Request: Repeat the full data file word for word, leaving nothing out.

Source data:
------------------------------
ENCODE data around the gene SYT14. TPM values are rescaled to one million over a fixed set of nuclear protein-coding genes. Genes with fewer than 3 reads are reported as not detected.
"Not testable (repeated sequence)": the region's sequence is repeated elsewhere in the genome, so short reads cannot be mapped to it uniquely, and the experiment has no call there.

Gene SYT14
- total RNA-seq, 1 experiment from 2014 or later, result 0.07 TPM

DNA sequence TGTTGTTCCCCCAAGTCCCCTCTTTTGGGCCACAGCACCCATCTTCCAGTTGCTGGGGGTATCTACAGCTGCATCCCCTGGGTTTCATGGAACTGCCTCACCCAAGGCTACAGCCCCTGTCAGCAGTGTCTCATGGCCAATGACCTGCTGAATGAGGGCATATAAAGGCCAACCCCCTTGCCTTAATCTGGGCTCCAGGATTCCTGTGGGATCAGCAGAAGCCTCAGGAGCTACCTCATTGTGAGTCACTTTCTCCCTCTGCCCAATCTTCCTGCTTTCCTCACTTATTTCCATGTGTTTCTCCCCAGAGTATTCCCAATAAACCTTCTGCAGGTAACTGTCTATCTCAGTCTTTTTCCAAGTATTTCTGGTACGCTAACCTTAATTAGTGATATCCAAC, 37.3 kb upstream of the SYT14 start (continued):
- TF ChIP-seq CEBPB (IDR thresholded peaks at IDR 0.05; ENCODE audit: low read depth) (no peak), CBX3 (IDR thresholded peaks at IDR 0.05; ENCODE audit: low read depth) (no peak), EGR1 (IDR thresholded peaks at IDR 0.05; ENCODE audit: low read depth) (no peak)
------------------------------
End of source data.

ENCODE data around the gene SYT14. TPM values are rescaled to one million over a fixed set of nuclear protein-coding genes. Genes with fewer than 3 reads are reported as not detected.
"Not testable (repeated sequence)": the region's sequence is repeated elsewhere in the genome, so short reads cannot be mapped to it uniquely, and the experiment has no call there.

Gene SYT14
- total RNA-seq, 1 experiment from 2014 or later, result 0.07 TPM

DNA sequence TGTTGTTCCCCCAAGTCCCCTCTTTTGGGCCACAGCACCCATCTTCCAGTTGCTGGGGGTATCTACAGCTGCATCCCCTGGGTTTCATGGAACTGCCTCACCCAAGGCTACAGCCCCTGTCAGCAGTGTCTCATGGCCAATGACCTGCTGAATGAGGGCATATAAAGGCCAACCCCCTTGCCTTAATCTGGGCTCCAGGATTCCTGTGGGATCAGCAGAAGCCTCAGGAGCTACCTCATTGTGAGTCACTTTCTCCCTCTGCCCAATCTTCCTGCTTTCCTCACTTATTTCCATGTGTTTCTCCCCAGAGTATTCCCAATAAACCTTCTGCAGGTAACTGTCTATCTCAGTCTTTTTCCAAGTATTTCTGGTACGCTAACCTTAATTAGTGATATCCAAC, 37.3 kb upstream of the SYT14 start (continued):
- TF ChIP-seq CEBPB (IDR thresholded peaks at IDR 0.05; ENCODE audit: low read depth) (no peak), CBX3 (IDR thresholded peaks at IDR 0.05; ENCODE audit: low read depth) (no peak), EGR1 (IDR thresholded peaks at IDR 0.05; ENCODE audit: low read depth) (no peak)